I’m always looking for new ways to take over Google.
I want to rank and bank. I want to find ways to make my sites or my clients shoot to the top.
I love link building today. The new environment seems more like traditional business prospecting, which I was always good at.
The last few years of SEO and link building have seemed stale.
Has anything changed in the last couple of years?
90 SEOs Weighed in on White Hat Link Building in 2015
This Ahrefs post was popular back in 2015. It was right on point.
- Skyscrapers were and are the “rage.”
- Broken link building was popular.
- It was all about building good content and then conducting outreach.
- You get links from reaching out and finding influencers – people with blogs relevant to your content.
So what is different today? Has anyone perfected these methods?
That particular write up goes in depth about how those 90 SEOs build white hat links. The theme throughout is “content is king.” That seems like the only real constant.
Have the Most Popular Ways to Get Links Changed?
Throughout the post, everyone had advice about:
- Conducting outreach for links.
- Scripts for outreach.
- Ideas for outreach.
- How to write content.
- How to get data for content.
That is about the whole post summed up. The craziest thing is that if you look around at today’s popular advice, it’s pretty much the same. Write amazing content and then get people to link to it.
There is no wondering why we have a constant inbox full of link requests. The other emails are people trying to sell me editorial links.
If that is the constant then why couldn’t we perfect that process and scale it?
The Real Question That Isn’t Answered
If you can write, publish, and promote amazing content, then you’re a blogger. Right?
Wouldn’t it make sense to study bloggers then?
Let me come back to that thought in a moment.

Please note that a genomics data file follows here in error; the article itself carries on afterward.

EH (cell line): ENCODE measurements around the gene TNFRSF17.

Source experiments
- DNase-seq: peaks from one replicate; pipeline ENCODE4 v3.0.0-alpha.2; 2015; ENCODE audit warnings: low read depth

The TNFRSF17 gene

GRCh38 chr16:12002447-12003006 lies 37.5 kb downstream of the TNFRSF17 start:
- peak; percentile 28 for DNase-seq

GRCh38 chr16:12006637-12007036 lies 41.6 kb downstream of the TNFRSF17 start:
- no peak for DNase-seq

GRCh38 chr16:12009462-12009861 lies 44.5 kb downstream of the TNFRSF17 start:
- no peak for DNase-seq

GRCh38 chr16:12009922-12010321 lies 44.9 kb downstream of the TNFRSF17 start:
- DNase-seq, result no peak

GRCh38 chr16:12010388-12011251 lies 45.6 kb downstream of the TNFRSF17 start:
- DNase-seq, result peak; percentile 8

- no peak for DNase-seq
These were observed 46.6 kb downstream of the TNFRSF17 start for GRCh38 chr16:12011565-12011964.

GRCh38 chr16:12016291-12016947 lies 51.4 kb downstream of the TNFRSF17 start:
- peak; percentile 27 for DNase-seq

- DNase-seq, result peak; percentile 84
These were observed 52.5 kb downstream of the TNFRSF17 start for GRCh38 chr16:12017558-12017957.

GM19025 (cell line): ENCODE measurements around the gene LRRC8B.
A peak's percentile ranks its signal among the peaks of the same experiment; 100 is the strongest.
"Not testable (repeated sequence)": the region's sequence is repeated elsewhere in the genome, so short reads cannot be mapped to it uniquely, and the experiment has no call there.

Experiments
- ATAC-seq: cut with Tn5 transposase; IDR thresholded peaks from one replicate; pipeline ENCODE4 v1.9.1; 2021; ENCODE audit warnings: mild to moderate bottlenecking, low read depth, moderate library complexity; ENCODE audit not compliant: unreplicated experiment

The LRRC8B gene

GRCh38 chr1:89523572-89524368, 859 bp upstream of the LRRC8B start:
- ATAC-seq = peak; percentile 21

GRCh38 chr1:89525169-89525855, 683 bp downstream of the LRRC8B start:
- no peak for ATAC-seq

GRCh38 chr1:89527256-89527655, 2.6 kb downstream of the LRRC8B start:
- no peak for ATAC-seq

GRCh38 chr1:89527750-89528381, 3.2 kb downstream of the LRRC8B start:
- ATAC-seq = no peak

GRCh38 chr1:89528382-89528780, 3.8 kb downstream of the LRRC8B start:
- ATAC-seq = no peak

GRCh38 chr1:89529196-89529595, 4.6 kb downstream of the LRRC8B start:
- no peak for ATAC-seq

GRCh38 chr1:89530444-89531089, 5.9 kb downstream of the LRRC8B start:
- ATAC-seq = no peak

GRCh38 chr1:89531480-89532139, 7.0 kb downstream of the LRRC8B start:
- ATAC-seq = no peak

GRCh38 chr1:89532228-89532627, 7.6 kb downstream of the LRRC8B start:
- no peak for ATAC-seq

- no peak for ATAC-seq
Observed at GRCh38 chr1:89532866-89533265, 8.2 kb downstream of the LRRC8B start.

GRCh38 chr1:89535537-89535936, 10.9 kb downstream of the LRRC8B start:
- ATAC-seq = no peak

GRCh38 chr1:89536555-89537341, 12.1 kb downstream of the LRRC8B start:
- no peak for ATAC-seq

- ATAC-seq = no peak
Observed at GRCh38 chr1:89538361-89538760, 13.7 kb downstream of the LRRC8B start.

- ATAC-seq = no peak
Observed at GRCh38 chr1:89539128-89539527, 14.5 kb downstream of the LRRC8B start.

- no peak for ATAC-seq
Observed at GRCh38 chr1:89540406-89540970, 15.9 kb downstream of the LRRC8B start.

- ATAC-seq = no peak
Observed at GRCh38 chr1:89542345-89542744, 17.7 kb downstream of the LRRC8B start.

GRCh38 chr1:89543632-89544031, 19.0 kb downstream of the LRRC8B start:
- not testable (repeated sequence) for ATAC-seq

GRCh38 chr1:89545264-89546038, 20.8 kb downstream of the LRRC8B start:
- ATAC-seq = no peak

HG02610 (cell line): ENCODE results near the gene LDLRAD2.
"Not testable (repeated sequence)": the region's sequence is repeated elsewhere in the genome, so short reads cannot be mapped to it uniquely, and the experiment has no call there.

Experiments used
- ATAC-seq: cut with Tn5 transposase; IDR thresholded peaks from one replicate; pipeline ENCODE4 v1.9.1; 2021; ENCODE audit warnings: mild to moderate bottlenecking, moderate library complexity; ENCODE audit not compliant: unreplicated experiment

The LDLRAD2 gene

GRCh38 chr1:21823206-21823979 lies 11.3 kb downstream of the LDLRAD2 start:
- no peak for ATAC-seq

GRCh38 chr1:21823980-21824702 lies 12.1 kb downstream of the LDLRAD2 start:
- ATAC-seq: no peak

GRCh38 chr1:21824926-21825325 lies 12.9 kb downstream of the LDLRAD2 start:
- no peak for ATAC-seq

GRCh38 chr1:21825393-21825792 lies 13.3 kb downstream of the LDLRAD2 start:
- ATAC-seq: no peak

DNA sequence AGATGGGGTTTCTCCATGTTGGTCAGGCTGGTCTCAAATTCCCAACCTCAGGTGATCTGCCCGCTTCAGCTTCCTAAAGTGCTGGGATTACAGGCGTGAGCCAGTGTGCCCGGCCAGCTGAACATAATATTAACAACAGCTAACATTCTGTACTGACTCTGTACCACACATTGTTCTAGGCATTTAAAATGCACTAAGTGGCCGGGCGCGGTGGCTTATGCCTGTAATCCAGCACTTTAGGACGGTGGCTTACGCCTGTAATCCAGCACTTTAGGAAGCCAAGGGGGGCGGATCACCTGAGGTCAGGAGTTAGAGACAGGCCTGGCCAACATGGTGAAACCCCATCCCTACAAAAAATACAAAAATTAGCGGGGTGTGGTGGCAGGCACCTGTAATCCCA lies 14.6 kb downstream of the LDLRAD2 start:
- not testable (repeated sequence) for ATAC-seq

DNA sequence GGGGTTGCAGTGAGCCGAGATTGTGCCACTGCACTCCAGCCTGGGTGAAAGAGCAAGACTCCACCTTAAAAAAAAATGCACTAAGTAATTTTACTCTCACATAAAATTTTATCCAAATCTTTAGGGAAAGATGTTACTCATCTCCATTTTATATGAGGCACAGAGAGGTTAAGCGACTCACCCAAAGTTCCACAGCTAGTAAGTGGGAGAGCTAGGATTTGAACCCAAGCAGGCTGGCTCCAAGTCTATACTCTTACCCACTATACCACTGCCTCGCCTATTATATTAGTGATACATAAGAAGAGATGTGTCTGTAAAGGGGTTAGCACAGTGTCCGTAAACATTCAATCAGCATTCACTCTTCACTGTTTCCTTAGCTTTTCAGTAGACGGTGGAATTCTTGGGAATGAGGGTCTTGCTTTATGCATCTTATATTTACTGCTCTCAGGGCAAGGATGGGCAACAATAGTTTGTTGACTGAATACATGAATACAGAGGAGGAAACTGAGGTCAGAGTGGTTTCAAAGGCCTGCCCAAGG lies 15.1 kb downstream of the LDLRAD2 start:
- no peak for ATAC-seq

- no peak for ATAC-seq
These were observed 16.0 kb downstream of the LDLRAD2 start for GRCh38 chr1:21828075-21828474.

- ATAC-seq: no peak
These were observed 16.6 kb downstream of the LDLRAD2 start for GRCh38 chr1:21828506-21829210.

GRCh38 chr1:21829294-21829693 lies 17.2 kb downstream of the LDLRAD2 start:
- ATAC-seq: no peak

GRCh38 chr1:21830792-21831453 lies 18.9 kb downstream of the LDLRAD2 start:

The question that seemed to stand out to me was how to scale the models that everyone was pitching. They were amazing ideas that many SEOs are still talking about today.
The idea was to make amazing content and then rank it in Google. Use the scripts for outreach on each post you make on your blog. Then outreach and build an audience that loves your “idea” or “view.”
If These Are the Best Ideas, Then How Do You Scale Them?
This is the reason why the ideas still work. They are not reproducible without a brand or recognizable person in front of the site. Risky SEO techniques cannot produce scalable, quality content. It’s that simple.
Google has broken down the ability to consistently rank bad content. They ignore spam. They know if your content is unique and if it covers a topic thoroughly through semantic keywords.
The problem is that most people can’t fully implement the advice given in that post and put them to use. Most people don’t have enough credibility as a writer or a thought leader.
Everyone on the list of 90 has this going for them. They were either a blogger, the face of the brand, a person with credibility, or an authority in a niche. There were only a few who were able to cash in on these guides.
Take this advice from John Rampton, former editor here at Search Engine Journal. He uses a lot of analytical data that he gathers and then pitches media outlets:
I conduct surveys and collect stats to create visually appealing data for journalists and pitch them out.
Figure out which publication (major) that you want to target and collect data on your users that they’d want to report about and find interesting.
Data is something people can never take away from you and is interesting if you frame it right. I execute it by using Survey Monkey or like software.
Gather data and make it visually appealing. Next put together a post on this for your site and for theirs (so they don’t have to do the legwork).
It works most of the time.
Who can you pitch?
If you’re a writer with hundreds of posts on influential sites, then anyone. If you’re looking for your first post outside of your own blog then you’re limited.
So how do you break through and gain links?
Scaling With Tools – Is It Possible?
The content has to be amazing. You can’t scale a process that relies on well thought out ideas.